Young brides are adopting a traditional trend: ditching their maiden names.
For a while, brides were kicking the custom of taking their husband’s name. In 2009, researchers found a 20-year trend of women keeping their maiden names, or at least hyphenating.
But now, that trend has reversed. Since 2011, young brides are more likely to abandon their own surnames for their husband’s.
Grab the popcorn — this story is the stuff of soap operas.
They say the best way to get over someone is to meet someone else. One woman from Madhya Pradesh, India, really took that advice to heart.
A bride named Ruksar was all set to marry her fiancé, Parvez, on Monday. But her wedding turned out to be a daylong drama-filled event that, eventually, had a happy ending.
One woman's take on why university is not the only place to meet the man of your dreams.
Most girls dream of getting married. Some dedicate an entire Pinterest board to their future wedding before they even have a boyfriend (guilty as charged); others daydream about the day they’ll meet their husband. But according to some, our days to have that fateful encounter are numbered.
When Susan Patton, a guest contributor to The Daily Princetonian and president of Princeton University’s class of 1977, told her audience that they should find their spouses before they graduate, many college women began to freak out.
“Does that mean my friend with benefits will become my husband?” “Am I deemed a lonely spinster before my life really begins?” Though Patton justifies her controversial claim with her sons’ experiences, her argument is offensive and fails to recognize that restricting yourself to marrying your college beau has its set of drawbacks and limitations.
One small step down the aisle could be a giant leap for Hong Kong’s sexual minorities.
She’s known only as W. Not many specifics are known about the Hong Kong woman, but this morning, her story made headlines — and history. Now in her 30s, W was born a man but underwent surgery in 2008 to become a woman. Today, Hong Kong’s top court granted her the right to marry her boyfriend.
While the ruling falls short of allowing same-sex marriage, W is, of course, pleased with the groundbreaking legal win.
Does he have that not-so-fresh feeling?
By Gena Kaufman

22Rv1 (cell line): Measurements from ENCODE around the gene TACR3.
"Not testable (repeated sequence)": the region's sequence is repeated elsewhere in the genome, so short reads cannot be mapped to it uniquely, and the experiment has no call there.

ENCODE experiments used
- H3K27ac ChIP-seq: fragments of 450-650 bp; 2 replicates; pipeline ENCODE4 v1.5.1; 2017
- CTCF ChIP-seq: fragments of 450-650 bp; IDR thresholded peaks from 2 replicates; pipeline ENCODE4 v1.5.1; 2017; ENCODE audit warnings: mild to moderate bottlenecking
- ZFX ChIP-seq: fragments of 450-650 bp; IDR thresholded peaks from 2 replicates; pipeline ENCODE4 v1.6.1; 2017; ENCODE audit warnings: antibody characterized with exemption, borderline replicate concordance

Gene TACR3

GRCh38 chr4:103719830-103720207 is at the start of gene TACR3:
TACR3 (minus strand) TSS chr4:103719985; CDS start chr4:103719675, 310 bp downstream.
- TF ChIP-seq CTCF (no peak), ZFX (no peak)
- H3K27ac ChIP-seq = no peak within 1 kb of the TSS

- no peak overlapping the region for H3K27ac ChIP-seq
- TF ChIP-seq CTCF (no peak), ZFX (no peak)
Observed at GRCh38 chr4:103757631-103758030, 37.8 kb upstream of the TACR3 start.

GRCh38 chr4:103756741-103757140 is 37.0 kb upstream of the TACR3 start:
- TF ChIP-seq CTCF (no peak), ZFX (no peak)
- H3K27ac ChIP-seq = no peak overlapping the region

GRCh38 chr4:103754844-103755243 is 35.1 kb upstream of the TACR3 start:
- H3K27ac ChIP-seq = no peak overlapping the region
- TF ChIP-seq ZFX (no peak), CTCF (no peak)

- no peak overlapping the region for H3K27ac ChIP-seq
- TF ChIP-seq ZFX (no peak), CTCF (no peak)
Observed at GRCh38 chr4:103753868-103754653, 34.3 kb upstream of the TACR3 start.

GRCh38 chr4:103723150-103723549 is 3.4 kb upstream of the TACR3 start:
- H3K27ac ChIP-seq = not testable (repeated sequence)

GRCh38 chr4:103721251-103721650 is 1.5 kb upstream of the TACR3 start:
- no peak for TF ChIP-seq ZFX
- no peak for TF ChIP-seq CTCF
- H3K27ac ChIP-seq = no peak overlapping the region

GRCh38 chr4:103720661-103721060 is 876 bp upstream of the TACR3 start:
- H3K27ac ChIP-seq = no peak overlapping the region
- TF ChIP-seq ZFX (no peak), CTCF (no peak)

Sometimes you just need to stop and smell the roses. And by roses I do mean your guy's scented underwear, which is a real thing possibly coming to a store near you in the future.
French company Le Slip Francais has raised more than 19,000 euros on a crowd-funding website to start selling scented underwear for guys. The briefs are scented with micro-capsules of a subtle, homemade, "masculine" perfume that is based on musk and pears. (A list of hilarious alternative scent suggestions.)
Boyfriend has a headache? Give him an aspirin. Boyfriend has a wandering eye? Give him -- an antibiotic? (I would have said “a swift kick to the curb" myself, but different strokes, I guess.)
By Gena Kaufman
According to a study out of Japan, there’s an antibiotic that might prevent men from falling for "femme fatales" -- a nice, subtle way to shift the blame to women, methinks.
In order to analyze the effects of the drug, men were asked to evaluate photos of women, rating them for attractiveness and trustworthiness, and then to say how much money they’d be willing to give them. The men who took the antibiotic Minocycline were less likely to trust the women and give them money, which apparently means they are less likely to be seduced by them.
When should you try to save your relationship, and when should you let go?
Marriages can, of course, survive cheating. Many of them do. But getting there is a complicated process.
It's possible for relationships to continue post-affair, but should they? How successful are couples who try to work things out? And how do you even begin to repair a relationship after infidelity?
Cassie Dotts married her college sweetheart the day before she graduated from Washington State University.
PULLMAN, Wash. (AP) — With friends and family already gathered for her graduation from Washington State University, Cassie Dotts thought it would be a good time for another ceremony: her wedding.
She married University of Idaho fisheries science graduate Ben Ho in a ceremony Friday in Moscow, Idaho. Then she received her doctorate in veterinary medicine in Saturday's WSU graduation in Pullman, Wash.